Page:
This assertion is backed up by statistics from the charity Stopwatch, which estimates that more than a third of all stop-and-searches are for suspected cannabis possession offences. Even though officers must have a strong suspicion to legally undertake drug searches, three in four result in zero drugs being found.
Last year, Gavin Hales – a senior associate fellow at the Police Foundation – observed it was likely drug searches were being routinely used by police to hunt for weapons, because drugs provide stronger grounds for searching people, and police presume that anyone carrying a knife will also be carrying some weed.
Hales spoke to several Met Police officers who confirmed this theory, and concluded that while some weapons would be found using these tactics, they pose a threat to the police’s legitimacy and that searches would be more successful if they were based on police intelligence rather than assumptions.
Another policing expert, Ben Bradford, Professor of Global City Policing at UCL’s Jill Dando Institute of Security and Crime Science, told me he believes the mass use of drug stop-and-searches is more misguided than cynical. He said police chiefs think that by picking people up, even for small amounts of drugs such as cannabis, they are tackling street violence.
“As an institution, the police suffers from the mistaken idea that there is a correlation between using cannabis and serious crime, and that if you use drugs you are more likely to be involved in violent crime,” he said. “So they will search for drugs, not just to find drugs, but to reduce violent crime.”
Bradford said that this mantra is not coming from individual officers, but from senior staff. “Some police, off the record, would agree it’s a waste of time targeting recreational drug users,” he said. “However, most officers I speak to genuinely believe they are doing the right thing, because they are told that searching people for drugs will reduce violent crime. So it’s difficult to persuade them to do anything else, and the upshot is marginal impact on crime with perverse outcomes – bad community relations. It’s a bad habit not just for police, but for society too.”
One of the problems with the police’s attitude is that stop-and-searches can often escalate into people being strip searched, handcuffed and put in a cell just for questioning the grounds of a search. This happens to children, too. During 2017 and 2018, the Met Police strip searched almost 1,000 people aged 17 and under, nearly half of whom had been stopped for drugs. In Nottinghamshire – where, in 2019, 80 percent of all stop-and-searches were for drugs – a quarter of stops ended with people being handcuffed, even though only one in ten were actually arrested.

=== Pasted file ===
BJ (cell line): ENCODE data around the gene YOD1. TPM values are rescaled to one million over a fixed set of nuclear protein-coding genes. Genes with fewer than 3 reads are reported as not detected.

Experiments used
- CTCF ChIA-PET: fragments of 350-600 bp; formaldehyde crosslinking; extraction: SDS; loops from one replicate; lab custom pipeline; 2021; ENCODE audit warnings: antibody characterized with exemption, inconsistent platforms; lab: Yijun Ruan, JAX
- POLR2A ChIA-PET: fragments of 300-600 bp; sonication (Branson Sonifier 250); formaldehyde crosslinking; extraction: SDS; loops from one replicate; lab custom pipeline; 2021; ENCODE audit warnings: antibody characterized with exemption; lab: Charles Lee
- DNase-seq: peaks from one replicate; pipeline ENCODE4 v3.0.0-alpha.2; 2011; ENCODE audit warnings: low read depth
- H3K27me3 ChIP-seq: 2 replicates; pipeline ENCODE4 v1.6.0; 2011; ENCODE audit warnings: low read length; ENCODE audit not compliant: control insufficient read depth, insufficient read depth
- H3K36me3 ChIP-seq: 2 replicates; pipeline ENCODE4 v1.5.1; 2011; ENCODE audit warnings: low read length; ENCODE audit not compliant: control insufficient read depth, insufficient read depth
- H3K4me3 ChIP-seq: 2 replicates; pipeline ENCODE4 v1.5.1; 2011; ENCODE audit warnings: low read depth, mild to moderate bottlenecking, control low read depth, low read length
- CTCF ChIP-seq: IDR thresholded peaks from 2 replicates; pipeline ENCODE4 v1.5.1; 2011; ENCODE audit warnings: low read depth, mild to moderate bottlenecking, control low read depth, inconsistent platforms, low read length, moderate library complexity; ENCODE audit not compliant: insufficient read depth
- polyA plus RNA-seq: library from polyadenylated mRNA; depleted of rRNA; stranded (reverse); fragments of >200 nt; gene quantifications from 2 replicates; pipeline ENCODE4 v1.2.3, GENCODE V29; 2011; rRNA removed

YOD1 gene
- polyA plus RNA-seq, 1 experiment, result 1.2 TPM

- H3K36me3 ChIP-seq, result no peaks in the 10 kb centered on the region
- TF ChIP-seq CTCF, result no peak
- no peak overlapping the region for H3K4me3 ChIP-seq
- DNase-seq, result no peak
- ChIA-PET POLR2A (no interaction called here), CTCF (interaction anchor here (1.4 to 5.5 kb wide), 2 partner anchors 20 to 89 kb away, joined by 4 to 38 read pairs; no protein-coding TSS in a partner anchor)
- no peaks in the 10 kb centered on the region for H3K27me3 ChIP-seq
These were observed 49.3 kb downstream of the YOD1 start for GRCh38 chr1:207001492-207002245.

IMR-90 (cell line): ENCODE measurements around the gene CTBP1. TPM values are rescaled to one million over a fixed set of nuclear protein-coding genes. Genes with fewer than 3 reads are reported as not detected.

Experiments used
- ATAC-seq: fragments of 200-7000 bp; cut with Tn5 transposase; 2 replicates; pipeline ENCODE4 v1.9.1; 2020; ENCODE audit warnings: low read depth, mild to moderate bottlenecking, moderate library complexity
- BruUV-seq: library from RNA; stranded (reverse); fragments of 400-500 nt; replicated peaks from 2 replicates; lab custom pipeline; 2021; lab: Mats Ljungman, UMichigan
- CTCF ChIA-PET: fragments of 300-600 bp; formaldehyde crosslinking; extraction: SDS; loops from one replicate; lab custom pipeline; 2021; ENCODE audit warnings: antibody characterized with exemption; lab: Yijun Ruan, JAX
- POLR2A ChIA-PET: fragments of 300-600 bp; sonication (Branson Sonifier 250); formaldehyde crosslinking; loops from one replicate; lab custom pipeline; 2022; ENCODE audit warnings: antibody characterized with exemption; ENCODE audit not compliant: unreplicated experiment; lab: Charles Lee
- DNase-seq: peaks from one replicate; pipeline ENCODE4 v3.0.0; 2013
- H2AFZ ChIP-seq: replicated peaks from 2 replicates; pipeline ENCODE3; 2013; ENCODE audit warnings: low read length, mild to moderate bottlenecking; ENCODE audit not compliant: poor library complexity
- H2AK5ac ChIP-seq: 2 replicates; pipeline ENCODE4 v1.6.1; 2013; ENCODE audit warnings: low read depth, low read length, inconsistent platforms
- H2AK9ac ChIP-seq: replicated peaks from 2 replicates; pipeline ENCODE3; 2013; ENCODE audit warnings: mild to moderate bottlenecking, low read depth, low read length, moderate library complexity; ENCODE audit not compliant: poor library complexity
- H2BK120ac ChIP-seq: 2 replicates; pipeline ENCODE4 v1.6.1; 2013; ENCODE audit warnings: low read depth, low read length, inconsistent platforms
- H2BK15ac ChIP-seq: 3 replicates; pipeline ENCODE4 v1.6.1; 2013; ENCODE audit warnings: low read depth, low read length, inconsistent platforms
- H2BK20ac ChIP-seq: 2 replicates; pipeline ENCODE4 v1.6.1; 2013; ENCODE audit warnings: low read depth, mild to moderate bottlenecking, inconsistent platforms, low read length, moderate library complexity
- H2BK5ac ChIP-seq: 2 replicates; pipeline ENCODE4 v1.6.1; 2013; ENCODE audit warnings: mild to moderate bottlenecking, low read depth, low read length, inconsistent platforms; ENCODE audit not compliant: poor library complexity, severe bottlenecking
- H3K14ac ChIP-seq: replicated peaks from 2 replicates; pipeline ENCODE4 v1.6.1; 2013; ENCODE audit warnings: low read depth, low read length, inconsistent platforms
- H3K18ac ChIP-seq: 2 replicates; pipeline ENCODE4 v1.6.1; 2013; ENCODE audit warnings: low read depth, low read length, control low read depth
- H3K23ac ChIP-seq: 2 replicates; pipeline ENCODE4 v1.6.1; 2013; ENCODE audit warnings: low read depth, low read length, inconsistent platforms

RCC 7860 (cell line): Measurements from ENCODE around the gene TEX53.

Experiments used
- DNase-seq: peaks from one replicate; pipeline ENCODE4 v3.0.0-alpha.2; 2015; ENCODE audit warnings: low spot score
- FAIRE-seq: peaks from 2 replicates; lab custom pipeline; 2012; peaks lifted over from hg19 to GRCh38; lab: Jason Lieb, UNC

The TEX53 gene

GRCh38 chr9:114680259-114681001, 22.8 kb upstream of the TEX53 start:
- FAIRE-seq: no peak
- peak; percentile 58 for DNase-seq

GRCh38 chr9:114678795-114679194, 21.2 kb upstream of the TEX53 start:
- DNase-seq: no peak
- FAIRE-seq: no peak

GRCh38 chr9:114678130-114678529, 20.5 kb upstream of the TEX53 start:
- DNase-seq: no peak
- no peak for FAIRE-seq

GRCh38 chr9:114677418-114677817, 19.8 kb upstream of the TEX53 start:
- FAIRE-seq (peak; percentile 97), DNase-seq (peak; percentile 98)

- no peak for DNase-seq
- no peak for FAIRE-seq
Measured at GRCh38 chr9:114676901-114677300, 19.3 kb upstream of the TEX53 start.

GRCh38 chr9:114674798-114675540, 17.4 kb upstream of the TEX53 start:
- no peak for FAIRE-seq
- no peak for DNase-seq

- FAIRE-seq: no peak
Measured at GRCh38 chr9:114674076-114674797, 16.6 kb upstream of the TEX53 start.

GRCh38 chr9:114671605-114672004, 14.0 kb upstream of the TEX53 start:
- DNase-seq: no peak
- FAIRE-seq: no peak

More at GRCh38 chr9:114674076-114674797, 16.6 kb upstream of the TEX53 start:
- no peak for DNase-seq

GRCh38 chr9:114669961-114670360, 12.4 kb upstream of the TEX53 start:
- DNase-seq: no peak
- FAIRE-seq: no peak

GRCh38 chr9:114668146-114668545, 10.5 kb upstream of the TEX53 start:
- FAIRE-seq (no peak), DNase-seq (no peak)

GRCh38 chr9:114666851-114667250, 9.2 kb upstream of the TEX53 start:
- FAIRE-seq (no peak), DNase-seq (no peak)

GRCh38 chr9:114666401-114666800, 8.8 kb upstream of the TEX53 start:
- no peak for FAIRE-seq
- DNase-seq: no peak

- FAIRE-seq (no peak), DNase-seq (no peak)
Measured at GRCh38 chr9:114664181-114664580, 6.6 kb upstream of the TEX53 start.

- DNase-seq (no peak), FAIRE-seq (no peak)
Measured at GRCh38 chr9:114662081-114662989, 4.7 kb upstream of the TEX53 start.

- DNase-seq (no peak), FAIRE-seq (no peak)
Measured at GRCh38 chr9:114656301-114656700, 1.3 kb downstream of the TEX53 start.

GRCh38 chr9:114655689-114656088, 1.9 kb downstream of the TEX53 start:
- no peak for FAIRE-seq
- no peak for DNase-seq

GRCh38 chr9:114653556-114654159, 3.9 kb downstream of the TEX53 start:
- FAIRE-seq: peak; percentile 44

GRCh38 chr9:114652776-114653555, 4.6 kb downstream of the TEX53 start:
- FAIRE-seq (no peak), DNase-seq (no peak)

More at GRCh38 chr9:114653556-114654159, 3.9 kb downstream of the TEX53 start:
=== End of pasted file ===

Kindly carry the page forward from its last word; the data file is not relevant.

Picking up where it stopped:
Ryan Colaço told me he believes police are using drug stop-and-searches as a tool to get inside people’s heads, not just into their pockets. He said he’s initially stopped because of the colour of his skin, but that things quickly escalate to a “punishment” drug search after he questions officers’ approach or refuses to show the correct degree of respect. As criminologists describe it, he’s searched for “failing the attitude test”.
“The way I’m spoken to, it’s heavy handed,” Ryan said. “If I see this, I’ll question it, and that’s what they don’t like – that’s why they drug search me. But these searches are done to harass me, not to find drugs. They just think, because you are Black or brown, they have an excuse to search you for drugs. That’s the bar for them. They provoke people so they can search them for drugs.”
Ben Bradford agreed that “failing the attitude test” can result in drug searches. “That’s why Black families have the conversation with their kids, about how if you are stopped by police, don’t answer back,” he said.
While she was Prime Minister, Theresa May said, “Nobody wins when stop-and-search is misapplied.” And the evidence shows these powers are being misapplied to the detriment of tens of thousands of young people, who are unjustly searched each year. The bar must be raised, say experts, so that drug stop-and-searches are restricted to instances where police have a strong suspicion that someone is selling drugs, rather than just possessing them.
“Drug searches are ineffective, counterproductive and they are futile,” said Nick Glynn. “They have no impact whatsoever on drug use or drug supply, and they criminalise hundreds of thousands of people. The police officers are stuck because it’s the law. It’s a circular process that isn’t solving anything. We’ll have this problem until the UK catches up with other countries and reforms its drug laws – starting with the decriminalisation of possession of drugs for personal use.”
The Metropolitan Police did not immediately respond to a request for comment. This article will be updated if they respond.
For more information on what do do if you are stopped and searched by police, see this guide from Release.